If life were a race around a track, Christmas seems to be when I get my split time. Like in a NASCAR race, I find that Christmas is my time to check where I stand in my life. It is when I pass the pole. If life is a series of fence posts that I pass on my journey, then Christmas is that familiar landmark, that pink and purple mailbox that I pass that awakens me to the fact that I have made progress…at least progress toward something.
More than any other time, more than my birthday, more than New Year’s day, more than any other day, Christmas time turns me toward reflection. All of my living loved ones either are with me, or communicate with me. All of those I have lost, come back to me in my memories as well. I see all of the change in everyone’s families in their Christmas cards. I pause to see my children celebrate again, but they are all one year older.
“…nights growing colder
Children growing up, old friends growing older
Freeze this moment a little bit longer
Make each sensation a little bit stronger
Experience slips away…
The innocence slips away” –Neil Peart (from the song “Time Stands Still” lyricis for the rock band Rush) See it and hear it, here.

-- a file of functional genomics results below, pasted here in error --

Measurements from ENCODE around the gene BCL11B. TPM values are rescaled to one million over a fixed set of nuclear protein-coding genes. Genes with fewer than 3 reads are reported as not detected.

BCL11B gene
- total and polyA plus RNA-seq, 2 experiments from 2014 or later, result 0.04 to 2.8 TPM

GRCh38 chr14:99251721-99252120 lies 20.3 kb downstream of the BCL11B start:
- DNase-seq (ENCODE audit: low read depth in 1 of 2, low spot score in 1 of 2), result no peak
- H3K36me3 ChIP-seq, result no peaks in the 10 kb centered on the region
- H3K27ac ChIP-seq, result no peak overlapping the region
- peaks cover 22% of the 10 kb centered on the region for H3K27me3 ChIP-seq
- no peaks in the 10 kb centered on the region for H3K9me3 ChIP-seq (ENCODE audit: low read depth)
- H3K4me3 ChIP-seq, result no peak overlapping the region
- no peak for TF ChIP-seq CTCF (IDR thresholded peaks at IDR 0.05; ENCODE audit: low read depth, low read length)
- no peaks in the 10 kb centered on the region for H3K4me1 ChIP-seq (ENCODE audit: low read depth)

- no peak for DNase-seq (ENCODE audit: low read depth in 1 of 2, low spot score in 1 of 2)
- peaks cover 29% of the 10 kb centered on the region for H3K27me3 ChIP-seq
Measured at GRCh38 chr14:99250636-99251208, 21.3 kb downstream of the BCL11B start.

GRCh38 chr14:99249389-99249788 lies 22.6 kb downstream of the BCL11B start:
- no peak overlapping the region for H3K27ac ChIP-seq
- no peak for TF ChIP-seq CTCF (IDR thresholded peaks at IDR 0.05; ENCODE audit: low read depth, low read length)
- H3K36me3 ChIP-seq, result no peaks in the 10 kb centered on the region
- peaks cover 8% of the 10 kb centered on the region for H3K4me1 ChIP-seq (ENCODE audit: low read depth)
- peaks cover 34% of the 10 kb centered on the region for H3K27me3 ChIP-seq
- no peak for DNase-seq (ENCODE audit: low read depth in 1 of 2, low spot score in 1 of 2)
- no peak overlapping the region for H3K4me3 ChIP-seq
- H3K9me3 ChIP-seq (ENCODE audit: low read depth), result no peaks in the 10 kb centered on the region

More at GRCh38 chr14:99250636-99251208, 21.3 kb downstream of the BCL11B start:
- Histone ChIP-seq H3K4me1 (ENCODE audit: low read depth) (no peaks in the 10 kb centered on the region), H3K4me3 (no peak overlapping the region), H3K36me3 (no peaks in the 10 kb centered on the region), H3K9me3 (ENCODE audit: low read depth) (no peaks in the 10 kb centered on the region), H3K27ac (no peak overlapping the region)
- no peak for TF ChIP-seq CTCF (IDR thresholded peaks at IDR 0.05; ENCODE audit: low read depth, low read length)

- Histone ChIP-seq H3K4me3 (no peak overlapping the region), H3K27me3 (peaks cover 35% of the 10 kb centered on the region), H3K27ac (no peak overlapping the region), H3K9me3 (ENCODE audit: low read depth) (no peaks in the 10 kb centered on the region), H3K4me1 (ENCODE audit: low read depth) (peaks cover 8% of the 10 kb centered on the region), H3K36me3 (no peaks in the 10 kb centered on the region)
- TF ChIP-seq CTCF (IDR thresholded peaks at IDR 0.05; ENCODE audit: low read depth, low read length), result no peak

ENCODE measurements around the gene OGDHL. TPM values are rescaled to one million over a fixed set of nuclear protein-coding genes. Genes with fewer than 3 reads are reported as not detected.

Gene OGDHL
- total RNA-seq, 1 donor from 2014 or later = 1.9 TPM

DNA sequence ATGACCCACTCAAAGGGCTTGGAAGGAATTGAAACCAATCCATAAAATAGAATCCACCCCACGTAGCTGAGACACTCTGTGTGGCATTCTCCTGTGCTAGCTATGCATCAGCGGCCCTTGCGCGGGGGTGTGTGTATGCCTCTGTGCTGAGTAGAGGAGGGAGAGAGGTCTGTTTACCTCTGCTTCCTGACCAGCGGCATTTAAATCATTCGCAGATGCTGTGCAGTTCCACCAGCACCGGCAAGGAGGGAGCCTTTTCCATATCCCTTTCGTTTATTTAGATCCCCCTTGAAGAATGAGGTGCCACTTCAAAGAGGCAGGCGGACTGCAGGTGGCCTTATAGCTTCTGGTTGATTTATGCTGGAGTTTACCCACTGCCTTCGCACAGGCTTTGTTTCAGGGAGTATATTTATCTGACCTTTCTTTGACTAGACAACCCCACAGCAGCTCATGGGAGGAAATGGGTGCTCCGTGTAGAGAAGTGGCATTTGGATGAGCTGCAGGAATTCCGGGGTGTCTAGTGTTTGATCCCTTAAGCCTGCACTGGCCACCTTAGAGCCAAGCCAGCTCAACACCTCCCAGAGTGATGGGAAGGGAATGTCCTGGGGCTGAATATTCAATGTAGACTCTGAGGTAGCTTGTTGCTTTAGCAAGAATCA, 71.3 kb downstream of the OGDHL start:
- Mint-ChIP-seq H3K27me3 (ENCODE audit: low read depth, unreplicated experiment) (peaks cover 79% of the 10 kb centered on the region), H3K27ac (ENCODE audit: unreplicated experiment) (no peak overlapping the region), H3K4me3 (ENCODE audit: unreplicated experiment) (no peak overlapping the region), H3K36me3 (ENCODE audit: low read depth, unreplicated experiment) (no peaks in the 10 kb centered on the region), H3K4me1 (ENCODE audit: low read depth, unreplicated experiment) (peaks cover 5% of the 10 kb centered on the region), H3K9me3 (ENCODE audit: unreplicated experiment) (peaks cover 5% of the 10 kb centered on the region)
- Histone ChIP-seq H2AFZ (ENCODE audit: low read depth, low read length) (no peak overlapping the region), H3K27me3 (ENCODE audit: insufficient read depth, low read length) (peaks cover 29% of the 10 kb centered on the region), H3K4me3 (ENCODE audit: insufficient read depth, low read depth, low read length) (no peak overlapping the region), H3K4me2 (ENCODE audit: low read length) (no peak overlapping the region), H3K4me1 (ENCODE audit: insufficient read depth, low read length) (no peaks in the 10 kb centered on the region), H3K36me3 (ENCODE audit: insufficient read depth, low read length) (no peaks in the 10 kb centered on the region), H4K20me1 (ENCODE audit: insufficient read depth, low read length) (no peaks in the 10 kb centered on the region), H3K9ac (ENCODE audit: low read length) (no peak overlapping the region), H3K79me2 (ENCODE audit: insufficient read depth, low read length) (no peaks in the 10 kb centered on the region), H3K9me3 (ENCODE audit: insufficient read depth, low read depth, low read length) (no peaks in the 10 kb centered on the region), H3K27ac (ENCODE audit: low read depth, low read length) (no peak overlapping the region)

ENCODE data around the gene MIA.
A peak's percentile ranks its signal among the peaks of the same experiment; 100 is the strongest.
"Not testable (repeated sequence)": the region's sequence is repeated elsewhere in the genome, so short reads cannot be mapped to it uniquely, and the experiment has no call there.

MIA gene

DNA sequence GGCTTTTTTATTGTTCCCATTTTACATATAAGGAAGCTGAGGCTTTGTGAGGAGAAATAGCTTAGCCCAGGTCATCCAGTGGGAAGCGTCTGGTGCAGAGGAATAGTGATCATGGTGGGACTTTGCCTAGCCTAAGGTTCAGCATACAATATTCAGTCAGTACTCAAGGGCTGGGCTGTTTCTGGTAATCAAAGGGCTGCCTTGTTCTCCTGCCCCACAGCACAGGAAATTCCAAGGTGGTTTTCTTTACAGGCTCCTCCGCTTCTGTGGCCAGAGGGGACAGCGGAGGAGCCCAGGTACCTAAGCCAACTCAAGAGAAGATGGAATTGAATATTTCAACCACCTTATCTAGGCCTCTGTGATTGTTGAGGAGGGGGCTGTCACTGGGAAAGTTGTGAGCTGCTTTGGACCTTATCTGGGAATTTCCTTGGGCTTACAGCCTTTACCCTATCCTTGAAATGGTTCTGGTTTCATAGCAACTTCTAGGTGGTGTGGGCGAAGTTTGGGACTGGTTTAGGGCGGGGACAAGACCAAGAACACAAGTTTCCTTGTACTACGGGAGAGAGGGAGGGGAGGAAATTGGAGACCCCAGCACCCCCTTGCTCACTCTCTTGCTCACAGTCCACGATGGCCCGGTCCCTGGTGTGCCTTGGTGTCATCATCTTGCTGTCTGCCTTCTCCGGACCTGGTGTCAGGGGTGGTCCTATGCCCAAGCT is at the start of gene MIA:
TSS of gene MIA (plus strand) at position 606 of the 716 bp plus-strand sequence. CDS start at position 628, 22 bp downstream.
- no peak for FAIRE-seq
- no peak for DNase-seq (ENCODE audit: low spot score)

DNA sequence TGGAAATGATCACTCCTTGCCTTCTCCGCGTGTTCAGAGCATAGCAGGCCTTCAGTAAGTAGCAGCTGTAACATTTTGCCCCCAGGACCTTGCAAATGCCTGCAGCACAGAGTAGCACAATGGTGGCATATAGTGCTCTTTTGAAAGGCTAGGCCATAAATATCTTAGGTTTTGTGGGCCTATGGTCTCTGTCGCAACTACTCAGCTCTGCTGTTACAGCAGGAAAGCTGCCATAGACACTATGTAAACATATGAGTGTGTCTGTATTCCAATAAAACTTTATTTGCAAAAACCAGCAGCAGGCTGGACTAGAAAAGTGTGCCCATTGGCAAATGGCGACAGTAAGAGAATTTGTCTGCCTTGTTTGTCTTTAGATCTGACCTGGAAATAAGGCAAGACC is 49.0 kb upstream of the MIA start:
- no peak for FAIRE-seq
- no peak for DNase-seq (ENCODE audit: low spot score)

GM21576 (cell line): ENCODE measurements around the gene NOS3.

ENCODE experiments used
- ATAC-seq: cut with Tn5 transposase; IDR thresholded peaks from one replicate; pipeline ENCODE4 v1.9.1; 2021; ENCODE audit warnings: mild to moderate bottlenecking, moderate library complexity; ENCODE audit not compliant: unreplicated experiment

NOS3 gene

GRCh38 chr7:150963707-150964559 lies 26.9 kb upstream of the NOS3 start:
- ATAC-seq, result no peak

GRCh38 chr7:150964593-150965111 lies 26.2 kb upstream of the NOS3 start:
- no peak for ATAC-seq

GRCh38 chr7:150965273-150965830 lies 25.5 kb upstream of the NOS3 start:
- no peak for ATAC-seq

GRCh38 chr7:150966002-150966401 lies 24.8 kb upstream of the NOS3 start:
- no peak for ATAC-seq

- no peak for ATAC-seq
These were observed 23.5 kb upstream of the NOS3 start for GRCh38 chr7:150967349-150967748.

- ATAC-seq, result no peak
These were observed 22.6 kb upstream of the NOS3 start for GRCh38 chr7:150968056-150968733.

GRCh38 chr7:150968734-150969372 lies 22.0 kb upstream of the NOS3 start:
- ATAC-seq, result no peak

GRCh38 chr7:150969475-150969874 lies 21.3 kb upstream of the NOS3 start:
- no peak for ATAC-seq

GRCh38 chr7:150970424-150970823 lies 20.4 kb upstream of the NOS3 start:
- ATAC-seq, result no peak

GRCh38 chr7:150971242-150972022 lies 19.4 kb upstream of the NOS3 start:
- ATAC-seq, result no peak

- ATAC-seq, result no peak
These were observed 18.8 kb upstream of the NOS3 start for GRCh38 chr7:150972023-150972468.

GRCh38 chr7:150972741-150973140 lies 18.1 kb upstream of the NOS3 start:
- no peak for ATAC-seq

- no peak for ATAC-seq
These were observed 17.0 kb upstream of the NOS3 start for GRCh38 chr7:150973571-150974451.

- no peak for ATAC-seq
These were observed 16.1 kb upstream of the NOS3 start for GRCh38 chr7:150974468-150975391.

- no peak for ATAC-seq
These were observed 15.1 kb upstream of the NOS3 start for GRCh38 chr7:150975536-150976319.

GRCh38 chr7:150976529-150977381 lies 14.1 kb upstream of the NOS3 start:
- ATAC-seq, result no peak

I observe myself as well. I can remember my attitude about the Holiday throughout the years, and how it has changed. I observe how I fit into the grand scheme of others’ lives. It’s always a little different every year. Former close friends are more distant, new friends are closer, relationships are rekindled from the past as well.
As Marcus Aurelius reflects in his Meditations: “Is any man afraid of change? Why what can take place without change? What then is more pleasing or more suitable to the universal nature? And canst thou take a bath unless the wood undergoes a change? And canst thou be nourished, unless the food undergoes a change? And can anything else that is useful be accomplished without change? Dost thou not see then that for thyself also to change is just the same, and equally necessary for the universal nature?”
Christmas is a time when I slow down. It is an excellent opportunity to dwell in the present moment, but also one to observe that time marches on, with or without us. That’s why how I spend my time is very important if I am to be a man of virtue.